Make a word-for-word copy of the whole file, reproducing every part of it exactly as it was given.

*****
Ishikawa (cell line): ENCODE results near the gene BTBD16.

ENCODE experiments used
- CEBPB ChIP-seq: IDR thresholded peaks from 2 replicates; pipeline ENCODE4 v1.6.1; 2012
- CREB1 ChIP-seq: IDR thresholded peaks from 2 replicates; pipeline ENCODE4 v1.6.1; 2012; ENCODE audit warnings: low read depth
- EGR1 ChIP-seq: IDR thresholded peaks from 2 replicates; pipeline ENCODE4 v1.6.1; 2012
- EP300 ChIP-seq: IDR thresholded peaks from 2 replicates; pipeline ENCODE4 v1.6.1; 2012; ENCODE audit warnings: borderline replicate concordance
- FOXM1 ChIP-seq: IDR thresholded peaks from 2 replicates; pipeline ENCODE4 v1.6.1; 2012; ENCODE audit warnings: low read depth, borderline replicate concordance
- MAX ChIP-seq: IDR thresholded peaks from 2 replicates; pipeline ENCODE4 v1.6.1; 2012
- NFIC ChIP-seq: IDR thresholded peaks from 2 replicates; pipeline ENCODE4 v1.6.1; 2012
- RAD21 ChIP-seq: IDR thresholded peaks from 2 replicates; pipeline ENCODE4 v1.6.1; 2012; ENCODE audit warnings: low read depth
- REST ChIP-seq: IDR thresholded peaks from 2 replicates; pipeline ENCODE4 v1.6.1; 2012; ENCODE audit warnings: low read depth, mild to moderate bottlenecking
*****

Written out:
Ishikawa (cell line): ENCODE results near the gene BTBD16.

ENCODE experiments used
- CEBPB ChIP-seq: IDR thresholded peaks from 2 replicates; pipeline ENCODE4 v1.6.1; 2012
- CREB1 ChIP-seq: IDR thresholded peaks from 2 replicates; pipeline ENCODE4 v1.6.1; 2012; ENCODE audit warnings: low read depth
- EGR1 ChIP-seq: IDR thresholded peaks from 2 replicates; pipeline ENCODE4 v1.6.1; 2012
- EP300 ChIP-seq: IDR thresholded peaks from 2 replicates; pipeline ENCODE4 v1.6.1; 2012; ENCODE audit warnings: borderline replicate concordance
- FOXM1 ChIP-seq: IDR thresholded peaks from 2 replicates; pipeline ENCODE4 v1.6.1; 2012; ENCODE audit warnings: low read depth, borderline replicate concordance
- MAX ChIP-seq: IDR thresholded peaks from 2 replicates; pipeline ENCODE4 v1.6.1; 2012
- NFIC ChIP-seq: IDR thresholded peaks from 2 replicates; pipeline ENCODE4 v1.6.1; 2012
- RAD21 ChIP-seq: IDR thresholded peaks from 2 replicates; pipeline ENCODE4 v1.6.1; 2012; ENCODE audit warnings: low read depth
- REST ChIP-seq: IDR thresholded peaks from 2 replicates; pipeline ENCODE4 v1.6.1; 2012; ENCODE audit warnings: low read depth, mild to moderate bottlenecking